One psychologist thinks twentysomethings who are marrying, procreating, and starting careers later than their parents are inhabiting a new life stage called "emerging adulthood." But do today's young people really need a special term to define them?
In the Times Magazine, Robin Marantz Henig lays out psychologist Jeffrey Jensen Arnett's theory of a new phase of life arising in response to changing times, the way adolescence arose as a distinct period in children's lives a hundred years ago. Henig writes,
Just as adolescence has its particular psychological profile, Arnett says, so does emerging adulthood: identity exploration, instability, self-focus, feeling in-between and a rather poetic characteristic he calls "a sense of possibilities." A few of these, especially identity exploration, are part of adolescence too, but they take on new depth and urgency in the 20s. The stakes are higher when people are approaching the age when options tend to close off and lifelong commitments must be made. Arnett calls it "the age 30 deadline."
Many people in their 20s can probably relate to that description — especially the part about "feeling in-between." Henig notes that 60% of the young people Arnett studied "told him they felt like both grown-ups and not-quite-grown-ups." And for those of us in our late twenties, that "age 30 deadline" does loom — even if it is completely arbitrary and externally imposed. But many other experts doubt that "emerging adulthood" is really a new stage — for one thing, it may be restricted to young people in developed countries who have a family financial support necessary to pursue the stage's "possibilities." And it may be less important to codify life's "stages" than it is to accept that people may want different things.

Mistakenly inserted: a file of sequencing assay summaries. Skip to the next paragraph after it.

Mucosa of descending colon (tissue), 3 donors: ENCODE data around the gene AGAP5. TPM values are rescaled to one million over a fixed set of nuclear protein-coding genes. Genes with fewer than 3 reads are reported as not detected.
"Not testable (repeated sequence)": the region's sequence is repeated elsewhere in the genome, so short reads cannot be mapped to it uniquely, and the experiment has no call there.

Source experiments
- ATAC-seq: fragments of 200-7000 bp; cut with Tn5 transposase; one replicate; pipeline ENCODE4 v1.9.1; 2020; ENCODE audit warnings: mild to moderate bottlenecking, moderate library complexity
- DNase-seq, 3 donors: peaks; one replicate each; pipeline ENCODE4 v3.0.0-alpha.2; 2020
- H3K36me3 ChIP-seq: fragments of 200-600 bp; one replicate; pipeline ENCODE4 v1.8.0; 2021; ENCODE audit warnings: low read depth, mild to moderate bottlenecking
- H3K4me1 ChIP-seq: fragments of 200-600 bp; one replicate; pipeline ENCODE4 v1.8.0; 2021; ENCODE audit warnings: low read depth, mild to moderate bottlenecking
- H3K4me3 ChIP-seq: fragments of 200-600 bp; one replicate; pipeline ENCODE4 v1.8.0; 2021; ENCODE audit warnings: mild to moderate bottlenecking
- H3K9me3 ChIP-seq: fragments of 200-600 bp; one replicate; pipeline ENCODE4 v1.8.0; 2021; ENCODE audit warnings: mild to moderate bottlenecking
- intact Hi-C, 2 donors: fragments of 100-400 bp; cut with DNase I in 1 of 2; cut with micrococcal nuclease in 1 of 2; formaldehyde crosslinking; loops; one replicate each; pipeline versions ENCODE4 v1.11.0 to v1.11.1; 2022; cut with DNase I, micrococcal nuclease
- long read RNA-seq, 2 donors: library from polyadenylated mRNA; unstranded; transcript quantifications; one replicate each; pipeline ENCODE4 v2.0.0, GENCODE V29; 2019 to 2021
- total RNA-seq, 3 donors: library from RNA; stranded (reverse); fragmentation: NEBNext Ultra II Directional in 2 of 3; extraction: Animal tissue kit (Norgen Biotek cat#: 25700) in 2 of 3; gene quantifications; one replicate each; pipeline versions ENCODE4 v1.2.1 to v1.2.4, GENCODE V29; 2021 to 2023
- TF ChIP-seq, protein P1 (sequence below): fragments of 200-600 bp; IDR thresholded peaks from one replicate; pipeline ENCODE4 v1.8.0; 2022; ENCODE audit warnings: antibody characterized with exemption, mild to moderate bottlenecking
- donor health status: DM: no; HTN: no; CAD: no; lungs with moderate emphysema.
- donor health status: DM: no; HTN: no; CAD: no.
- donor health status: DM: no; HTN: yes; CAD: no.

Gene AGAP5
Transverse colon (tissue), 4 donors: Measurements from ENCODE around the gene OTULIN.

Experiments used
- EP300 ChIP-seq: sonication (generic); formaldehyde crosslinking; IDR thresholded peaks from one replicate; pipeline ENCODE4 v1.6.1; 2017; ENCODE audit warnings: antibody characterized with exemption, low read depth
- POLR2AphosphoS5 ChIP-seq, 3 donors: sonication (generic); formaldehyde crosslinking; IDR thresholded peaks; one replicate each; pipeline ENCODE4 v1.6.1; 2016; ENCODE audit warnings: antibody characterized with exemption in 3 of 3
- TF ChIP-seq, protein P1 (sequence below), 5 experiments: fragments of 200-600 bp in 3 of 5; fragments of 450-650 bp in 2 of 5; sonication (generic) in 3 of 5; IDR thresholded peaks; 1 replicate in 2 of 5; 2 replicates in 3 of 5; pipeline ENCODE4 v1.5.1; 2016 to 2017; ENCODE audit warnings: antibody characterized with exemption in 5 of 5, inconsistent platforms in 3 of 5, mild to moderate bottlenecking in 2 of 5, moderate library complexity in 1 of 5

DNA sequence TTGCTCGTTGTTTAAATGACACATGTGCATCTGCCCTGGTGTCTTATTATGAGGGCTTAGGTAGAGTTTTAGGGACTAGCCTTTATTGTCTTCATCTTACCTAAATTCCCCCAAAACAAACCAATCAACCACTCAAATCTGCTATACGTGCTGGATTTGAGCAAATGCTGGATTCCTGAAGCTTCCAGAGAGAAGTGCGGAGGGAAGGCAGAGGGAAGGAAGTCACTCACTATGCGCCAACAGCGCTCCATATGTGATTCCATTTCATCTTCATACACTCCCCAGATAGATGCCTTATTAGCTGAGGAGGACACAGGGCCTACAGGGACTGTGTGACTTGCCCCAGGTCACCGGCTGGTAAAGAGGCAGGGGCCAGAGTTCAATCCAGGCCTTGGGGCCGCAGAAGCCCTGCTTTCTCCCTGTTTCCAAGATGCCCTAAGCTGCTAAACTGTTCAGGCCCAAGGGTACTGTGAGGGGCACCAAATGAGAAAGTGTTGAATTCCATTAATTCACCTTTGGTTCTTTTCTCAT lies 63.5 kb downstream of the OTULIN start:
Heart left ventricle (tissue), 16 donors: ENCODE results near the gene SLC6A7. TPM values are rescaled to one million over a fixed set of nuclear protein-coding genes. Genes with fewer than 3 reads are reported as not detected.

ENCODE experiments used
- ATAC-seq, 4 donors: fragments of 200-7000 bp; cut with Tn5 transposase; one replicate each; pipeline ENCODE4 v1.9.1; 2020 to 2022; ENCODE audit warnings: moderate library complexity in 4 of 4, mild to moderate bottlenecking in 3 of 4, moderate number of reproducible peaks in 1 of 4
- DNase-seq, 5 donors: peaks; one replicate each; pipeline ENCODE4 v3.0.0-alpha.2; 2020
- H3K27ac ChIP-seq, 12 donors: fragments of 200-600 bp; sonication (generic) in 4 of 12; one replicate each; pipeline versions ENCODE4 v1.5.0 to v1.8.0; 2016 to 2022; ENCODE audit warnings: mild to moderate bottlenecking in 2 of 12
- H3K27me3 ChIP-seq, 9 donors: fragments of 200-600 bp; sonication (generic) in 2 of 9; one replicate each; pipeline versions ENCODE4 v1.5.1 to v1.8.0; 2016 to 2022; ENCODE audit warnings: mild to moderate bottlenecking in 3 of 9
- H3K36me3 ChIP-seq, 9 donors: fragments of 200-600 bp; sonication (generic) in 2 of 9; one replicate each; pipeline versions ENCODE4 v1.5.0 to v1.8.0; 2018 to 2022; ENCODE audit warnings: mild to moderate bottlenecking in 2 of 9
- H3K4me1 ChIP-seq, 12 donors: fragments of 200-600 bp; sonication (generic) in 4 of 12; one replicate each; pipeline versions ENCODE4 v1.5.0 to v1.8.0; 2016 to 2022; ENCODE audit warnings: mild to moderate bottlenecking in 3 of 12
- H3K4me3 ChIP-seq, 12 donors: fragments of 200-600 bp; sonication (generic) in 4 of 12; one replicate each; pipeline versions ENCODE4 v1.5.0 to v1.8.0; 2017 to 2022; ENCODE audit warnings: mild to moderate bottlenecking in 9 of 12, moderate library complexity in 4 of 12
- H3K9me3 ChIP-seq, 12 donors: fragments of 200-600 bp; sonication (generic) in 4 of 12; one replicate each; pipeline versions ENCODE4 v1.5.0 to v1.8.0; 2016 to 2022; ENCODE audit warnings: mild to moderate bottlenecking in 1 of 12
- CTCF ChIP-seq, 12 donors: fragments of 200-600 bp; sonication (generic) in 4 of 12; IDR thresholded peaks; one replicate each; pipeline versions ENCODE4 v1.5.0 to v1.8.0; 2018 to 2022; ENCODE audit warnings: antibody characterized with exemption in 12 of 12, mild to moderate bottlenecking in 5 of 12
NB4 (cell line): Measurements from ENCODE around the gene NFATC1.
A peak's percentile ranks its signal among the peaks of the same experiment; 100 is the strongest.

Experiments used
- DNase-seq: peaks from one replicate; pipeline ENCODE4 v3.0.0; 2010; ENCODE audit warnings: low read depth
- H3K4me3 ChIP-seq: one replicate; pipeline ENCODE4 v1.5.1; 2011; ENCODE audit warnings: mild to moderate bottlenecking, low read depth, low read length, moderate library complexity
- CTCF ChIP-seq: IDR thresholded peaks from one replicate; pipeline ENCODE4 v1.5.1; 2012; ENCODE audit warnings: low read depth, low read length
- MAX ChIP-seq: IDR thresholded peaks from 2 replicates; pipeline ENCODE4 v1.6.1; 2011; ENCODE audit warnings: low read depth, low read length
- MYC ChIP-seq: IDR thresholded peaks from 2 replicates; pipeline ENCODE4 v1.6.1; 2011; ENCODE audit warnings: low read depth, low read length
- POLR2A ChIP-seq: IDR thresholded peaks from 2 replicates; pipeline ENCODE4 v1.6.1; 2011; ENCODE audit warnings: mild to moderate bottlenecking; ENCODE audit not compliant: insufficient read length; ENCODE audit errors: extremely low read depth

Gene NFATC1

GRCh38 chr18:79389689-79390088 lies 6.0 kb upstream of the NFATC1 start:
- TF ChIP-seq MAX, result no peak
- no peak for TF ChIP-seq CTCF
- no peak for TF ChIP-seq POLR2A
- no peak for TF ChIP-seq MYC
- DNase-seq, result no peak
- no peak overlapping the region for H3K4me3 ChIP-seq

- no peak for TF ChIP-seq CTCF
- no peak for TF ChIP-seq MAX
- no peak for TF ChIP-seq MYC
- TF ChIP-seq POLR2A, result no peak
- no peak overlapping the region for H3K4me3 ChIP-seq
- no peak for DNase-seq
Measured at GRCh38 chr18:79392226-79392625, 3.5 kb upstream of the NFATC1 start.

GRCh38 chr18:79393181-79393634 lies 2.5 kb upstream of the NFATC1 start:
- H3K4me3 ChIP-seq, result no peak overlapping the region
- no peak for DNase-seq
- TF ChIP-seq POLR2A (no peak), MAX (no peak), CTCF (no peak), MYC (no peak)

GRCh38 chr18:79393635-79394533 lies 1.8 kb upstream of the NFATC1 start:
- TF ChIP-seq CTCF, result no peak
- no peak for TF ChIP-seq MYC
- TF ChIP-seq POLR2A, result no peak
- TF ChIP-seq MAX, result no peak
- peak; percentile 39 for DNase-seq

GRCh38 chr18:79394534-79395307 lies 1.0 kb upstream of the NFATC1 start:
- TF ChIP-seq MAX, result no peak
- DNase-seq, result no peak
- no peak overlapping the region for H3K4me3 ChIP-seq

Near the beginning of her piece, Henig writes that "sociologists traditionally define the 'transition to adulthood' as marked by five milestones: completing school, leaving home, becoming financially independent, marrying and having a child." But the last two really shouldn't be requirements for anyone to consider themselves grown-up, and the first three are becoming more and more uncertain as secure long-term employment becomes a thing of the past. Maybe what we need is not to define a new phase of life but to accept that life doesn't really have concrete phases.
I'm in the age group Arnett studies, and I know people my age who are married and job-hunting, financially independent and single, living at home and in a serious relationship, and pregnant and still in school. All these people probably have, as Arnett's subjects did, moments when they feel grown-up and moments when they don't. I suspect that this ambivalence won't entirely go away even when we pass the "age 30 deadline." What's more, I think our parents' generation felt it too, and may continue to feel it in some ways. I suspect that an ambivalence toward growing up has always existed, and will always exist — perhaps changing social and economic conditions have just made it extra-visible today. And maybe that's a good thing, because maybe it will help us all acknowledge that growing up looks different for everyone.
What Is It About 20-Somethings? [NYT Magazine]
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